Why Hyman Minsky matters

12 Sep, 2018 at 09:12 | Posted in Economics | 3 Comments

HymanMinsky2Listen to BBC 4 where Duncan Weldon tries to explain in what way Hyman Minsky’s thoughts on banking and finance offer a radical challenge to mainstream economic theory.

As a young research stipendiate in the U.S. yours truly had the great pleasure and privilege​ of having Hyman Minsky as a ​teacher.

He was a great inspiration at the time.

He still is.


  1. “Stability leads to instability” in money matters is what is being told here. It is not true nor the basic reason why our social system has instability within its nature. When a system starts to become unstable it may not necessarily reach full instability before it begins to self-correct and this is what has been happening repeatedly as in 2007. The system itself is bot stable with destabilizing trends. We need to better define what we mean by these various terms and then to discover how much instability we can tolerate before it is truly going “to sink the ship”!

    • You said;

      “When a system starts to become unstable it may not necessarily reach full instability before it begins to self-correct and this is what has been happening repeatedly as in 2007”.

      What self-corrected during the GFC?

      In fact nothing self-corrected! The central bankers(USFED) swapped bad assets from bankers balance-sheets against risk-free government-bonds(aka bankreserves=money with interest). To fully restore confidence they(with politicians) even had to let government entities(Freddie Mac/Fanny May i.e) to buy these severely downgraded assets(poor people´s mortgages) from the market. Taxpayers are still paying. No one in jail as in the Savings&Loan-scandal in the 90´s.

      Self-correcting? Huhhh!!

      • “Taxpayers are still paying.”
        No, TARP was political theater and was repaid with interest. The real bailout came in the form of unlimited currency swap lines and other lending programs from the Fed. As Dudley says in the Federal Open Market Committee September 16, 2008 transcript (http://www.federalreserve.gov/monetarypolicy/files/FOMC20080916meeting.pdf):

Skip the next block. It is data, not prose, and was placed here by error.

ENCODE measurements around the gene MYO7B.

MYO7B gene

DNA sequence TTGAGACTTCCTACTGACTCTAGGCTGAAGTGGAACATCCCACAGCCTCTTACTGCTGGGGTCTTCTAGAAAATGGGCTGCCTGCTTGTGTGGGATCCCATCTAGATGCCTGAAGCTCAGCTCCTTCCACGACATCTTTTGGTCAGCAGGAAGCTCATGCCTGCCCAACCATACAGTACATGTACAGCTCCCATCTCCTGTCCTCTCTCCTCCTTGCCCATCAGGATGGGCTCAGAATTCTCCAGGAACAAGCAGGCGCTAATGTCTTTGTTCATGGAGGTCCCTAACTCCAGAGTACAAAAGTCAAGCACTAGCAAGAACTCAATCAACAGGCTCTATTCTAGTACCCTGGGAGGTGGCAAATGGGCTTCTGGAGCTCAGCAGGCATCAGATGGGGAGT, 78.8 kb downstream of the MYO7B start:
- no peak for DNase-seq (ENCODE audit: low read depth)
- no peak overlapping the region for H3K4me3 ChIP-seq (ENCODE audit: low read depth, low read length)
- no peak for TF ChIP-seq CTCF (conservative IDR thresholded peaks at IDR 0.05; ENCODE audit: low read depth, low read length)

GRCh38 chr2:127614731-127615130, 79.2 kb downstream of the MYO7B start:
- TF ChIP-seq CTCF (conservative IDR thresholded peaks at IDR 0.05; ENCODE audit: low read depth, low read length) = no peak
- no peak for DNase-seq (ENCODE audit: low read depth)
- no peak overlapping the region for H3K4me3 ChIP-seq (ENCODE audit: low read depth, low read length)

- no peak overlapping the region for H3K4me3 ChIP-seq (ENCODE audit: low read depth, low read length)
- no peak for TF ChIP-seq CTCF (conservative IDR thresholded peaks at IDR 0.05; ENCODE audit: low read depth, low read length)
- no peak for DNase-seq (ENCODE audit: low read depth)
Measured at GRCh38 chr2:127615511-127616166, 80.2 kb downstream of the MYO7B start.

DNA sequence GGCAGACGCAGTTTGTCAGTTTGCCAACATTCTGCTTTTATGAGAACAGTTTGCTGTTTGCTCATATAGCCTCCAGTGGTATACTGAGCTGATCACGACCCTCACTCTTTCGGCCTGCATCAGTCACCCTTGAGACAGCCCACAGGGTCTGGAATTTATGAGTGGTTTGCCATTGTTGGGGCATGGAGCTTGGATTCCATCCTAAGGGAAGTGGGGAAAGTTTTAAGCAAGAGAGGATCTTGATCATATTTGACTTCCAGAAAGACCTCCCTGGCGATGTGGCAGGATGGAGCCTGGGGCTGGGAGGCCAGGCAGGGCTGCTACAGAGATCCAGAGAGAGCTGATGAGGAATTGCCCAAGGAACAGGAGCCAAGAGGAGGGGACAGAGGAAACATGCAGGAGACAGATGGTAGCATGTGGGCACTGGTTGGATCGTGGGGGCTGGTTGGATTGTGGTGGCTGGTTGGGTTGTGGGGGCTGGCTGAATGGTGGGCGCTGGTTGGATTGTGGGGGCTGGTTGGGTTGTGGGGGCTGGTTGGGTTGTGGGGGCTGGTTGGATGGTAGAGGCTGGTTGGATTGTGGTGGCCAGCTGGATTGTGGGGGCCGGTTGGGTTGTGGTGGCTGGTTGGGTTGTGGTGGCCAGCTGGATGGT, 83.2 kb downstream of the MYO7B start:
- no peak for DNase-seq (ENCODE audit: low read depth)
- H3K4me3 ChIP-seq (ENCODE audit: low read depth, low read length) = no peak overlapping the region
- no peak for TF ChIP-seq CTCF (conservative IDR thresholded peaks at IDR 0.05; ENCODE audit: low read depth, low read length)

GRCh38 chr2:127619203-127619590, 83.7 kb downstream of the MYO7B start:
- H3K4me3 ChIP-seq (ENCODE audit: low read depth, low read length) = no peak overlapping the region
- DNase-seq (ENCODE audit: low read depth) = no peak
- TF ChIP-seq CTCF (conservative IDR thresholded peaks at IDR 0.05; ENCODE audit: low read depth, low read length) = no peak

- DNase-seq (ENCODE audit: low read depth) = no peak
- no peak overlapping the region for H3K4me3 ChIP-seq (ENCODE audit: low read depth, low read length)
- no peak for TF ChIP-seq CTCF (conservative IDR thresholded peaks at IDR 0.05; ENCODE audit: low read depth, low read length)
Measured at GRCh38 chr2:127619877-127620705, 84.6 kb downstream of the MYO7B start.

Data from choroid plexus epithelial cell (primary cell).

(From Page 17)
        MR. DUDLEY. I think a lot of the programs that we have are actually open ended. The discount window is open ended in the sense that it’s limited only by the amount of collateral that the banks post there. The Primary Dealer Credit Facility is open ended in that it is limited only by the size of the tri-party repo system. My point here is that, if foreign banks worry about capacity limits, even having a large program could in principle not be sufficient in extremis. But if the program is open ended, the rollover risk problem goes away. If I lend you more dollars today, I don’t have to worry about getting those dollars back because I always know that the facility is there.
        MR. LACKER. But we will communicate a program size?
        MR. DUDLEY. I think that remains to be discussed with our counterparties. I think we need to have discussions about what would be most effective. Would a big size that’s fixed in quantity be most effective? Would an open limit be most effective? I think we have to have those discussions. I think the important thing here – and what we’re going for – is credibility. In a crisis you need enough force – more force than the market thinks is necessary to solve the problem – and we’re going to have to have discussions to determine how much is enough force.

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